Paying Attention–Paying for Attention–Paying a Price when Attention Isn’t Paid

Attention is a commodity with an ever-increasing cost—that’s because of a drastic decrease in supply.  It’s become an antique, an artifact–priceless.  The quest has become seemingly weaponized.  Our media devices and advertising have such stroboscopic, skull-prying intensity that they can affect early childhood brain development—how do you compete with that?  How do you stand out from the nauseating swirl of memes, .gifs and banners?

Your words must be precise. 

With such a blitzkrieg on the senses, perhaps a few steps back to the basics could help your message stand out.  Tightening your headlines and AdWords could help, so let’s revisit some writing exercises that might tighten-up your writing and get some eyes on your product or website.

Here are 4 prompts to help you write effective Google AdWords.

6 Word Short Story

Literary journals have tried to harness the short attention span of modern readers by devoting whole sections, sometimes whole publications to flash fiction—a burgeoning genre.  But beyond flash fiction, the Six Word Story has become more than a Hemingway-inspired writing prompt—it has taken a life of its own on social media over the last few years.  Twitter and Reddit competitions have become creative Thunderdomes of wordsmith competitions.  In ad writing, concision is king, so give the exercise a try.  It will make 140 characters seen like too many (or not).

Did you say Punderdome?

The card game, Punderdome, was a Christmas gift this year from my fiancé. It’s amazingly fun.  Puns don’t necessarily mean great ad fodder, in fact, they may annoy some target markets, but they certainly get the juices flowing for the writer’s-blocked copywriter.  Instructions here from boardgamegeek.com: “A player (the prompter for that round) draws two prompt cards from the deck, and then reads the prompts to the rest of the group, who have 90 seconds to create a single, groan-worthy pun that combines the two prompts.”   To be honest, haven’t formally played yet, i.e. with a group, but I keep the box of cards on my bookshelf, pull two of them, and start brainstorming puns.  After all, all a copywriter receives sometimes are a few product descriptions, and maybe a general description of the target.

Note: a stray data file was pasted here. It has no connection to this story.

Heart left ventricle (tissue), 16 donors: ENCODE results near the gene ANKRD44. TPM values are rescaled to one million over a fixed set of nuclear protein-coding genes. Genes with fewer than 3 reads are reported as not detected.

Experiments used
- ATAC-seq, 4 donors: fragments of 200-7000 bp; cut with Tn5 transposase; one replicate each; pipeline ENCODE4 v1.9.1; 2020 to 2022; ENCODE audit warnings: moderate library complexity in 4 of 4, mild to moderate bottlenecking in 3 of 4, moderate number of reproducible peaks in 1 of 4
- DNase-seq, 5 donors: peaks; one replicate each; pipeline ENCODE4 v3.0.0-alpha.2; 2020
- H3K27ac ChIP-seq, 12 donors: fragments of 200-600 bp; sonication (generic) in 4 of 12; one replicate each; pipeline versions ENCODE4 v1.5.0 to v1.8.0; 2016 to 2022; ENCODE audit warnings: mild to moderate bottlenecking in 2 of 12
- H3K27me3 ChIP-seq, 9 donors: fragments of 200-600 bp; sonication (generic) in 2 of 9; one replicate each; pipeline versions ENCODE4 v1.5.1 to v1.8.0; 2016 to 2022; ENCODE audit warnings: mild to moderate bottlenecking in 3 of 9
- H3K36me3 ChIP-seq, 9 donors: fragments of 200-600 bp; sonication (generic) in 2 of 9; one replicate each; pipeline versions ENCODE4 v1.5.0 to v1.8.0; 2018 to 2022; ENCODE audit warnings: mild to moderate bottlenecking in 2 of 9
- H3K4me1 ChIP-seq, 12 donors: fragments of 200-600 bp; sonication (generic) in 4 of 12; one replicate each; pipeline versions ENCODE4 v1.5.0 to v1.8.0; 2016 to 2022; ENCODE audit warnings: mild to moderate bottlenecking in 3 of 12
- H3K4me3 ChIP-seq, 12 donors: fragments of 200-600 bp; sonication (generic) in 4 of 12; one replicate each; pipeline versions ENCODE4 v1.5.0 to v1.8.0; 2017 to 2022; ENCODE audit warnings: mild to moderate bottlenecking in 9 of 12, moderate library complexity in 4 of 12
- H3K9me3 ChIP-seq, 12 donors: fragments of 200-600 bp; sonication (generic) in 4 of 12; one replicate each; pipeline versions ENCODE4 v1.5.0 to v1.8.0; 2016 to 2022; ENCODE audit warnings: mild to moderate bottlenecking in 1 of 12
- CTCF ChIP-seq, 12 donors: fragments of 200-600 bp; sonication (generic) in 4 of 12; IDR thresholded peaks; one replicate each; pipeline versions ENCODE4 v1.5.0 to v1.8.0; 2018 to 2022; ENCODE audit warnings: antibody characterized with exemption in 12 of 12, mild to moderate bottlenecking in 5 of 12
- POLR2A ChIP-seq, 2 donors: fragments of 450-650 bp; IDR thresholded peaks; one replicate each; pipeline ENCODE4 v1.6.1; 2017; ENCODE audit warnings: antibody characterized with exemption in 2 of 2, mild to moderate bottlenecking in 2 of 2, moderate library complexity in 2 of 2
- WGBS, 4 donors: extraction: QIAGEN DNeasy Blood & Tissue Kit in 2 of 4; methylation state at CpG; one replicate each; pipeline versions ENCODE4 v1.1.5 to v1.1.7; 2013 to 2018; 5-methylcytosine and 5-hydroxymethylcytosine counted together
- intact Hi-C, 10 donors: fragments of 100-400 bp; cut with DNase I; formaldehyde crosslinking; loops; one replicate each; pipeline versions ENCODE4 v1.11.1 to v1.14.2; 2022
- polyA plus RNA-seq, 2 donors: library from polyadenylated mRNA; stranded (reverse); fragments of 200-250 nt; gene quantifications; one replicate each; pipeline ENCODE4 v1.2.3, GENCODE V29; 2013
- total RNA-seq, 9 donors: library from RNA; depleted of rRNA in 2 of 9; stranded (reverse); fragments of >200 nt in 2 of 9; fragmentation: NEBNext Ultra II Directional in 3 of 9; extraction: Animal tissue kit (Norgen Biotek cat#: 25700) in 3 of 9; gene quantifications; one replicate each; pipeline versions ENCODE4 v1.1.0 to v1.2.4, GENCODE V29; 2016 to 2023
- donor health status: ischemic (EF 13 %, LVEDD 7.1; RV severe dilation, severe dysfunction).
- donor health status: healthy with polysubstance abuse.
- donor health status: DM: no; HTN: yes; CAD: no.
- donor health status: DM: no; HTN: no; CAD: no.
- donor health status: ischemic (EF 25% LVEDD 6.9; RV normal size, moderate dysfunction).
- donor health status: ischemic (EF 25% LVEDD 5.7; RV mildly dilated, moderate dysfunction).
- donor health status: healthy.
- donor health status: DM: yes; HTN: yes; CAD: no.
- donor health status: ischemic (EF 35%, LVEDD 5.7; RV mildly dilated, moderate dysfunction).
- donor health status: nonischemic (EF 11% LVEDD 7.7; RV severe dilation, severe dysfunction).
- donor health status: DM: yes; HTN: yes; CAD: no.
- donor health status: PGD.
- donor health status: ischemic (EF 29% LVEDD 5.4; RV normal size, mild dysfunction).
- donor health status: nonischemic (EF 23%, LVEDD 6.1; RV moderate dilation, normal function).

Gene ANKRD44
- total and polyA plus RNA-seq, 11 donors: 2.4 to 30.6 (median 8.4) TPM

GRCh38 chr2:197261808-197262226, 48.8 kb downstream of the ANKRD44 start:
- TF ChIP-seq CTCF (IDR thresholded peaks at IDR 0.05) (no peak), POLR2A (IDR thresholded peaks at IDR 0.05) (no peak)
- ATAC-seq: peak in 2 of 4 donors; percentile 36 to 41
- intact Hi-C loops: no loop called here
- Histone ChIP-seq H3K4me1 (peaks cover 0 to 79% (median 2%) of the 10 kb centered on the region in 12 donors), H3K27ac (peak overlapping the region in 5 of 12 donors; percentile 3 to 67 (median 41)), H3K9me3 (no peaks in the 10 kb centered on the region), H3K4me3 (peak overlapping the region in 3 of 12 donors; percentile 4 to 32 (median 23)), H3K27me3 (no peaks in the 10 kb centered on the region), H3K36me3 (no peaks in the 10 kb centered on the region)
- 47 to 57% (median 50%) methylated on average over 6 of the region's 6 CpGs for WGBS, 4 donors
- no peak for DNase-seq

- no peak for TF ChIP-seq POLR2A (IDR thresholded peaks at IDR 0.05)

Twitter

Now that Google AdWords have given us new character limits–30-30-80 for headline 1, headline 2, and the description–we are in the realm of a Tweet’s character limits.  So get on Twitter and practice.  Read AdWords from big brands, see what they’re doing, and break down the language into a template.  Find a product similar to yours or one that targets a similar market, and see where they place their call to action, how they address the customer, etc.  What pronouns do they use?  Is it a passive description or an active narrative?  Then take to Twitter and practice writing in those character restrictions.  Enjoy the #frustration.

Love may be blind, but marriage is a real eye-opener: One liners

It is odd that in a time of commoditized attention, the storytelling comedian would be so popular—set ups, punches and tags are so wound-up in 5 minutes of storytelling that the blatant structure of a one-liner is lost.  But the appeal of the old school one-liner, perfected by greats like Rodney Dangerfield, Steven Wright and Mitch Hedberg, is still revered.  Listen to the classics and see how they use language in such a sparse way, leaning hard on double-entendres and surprising turns on a path, which seems obvious, but often veers into double meaning.  A classic: “Once my dog ate all the Scrabble tiles. For days he kept leaving little messages around the house.”  98 characters (with spaces), but with some cleaning up (yes, pun intended), we can get it shorter. “My dog ate some Scrabble tiles. For days he left tiny messages around the house.”  Now we’re at 80 characters (with spaces)—a Google AdWord description for anyone in the pet industry—not really, but it is just a fun exercise in concision.

The bottom line, start writing, then start cutting, then cut some more.  Again, we are talking in terms of Google AdWord writing, or captions, radio spots, etc.  Long form content, in my opinion is still the most engaging, but not always a practical option.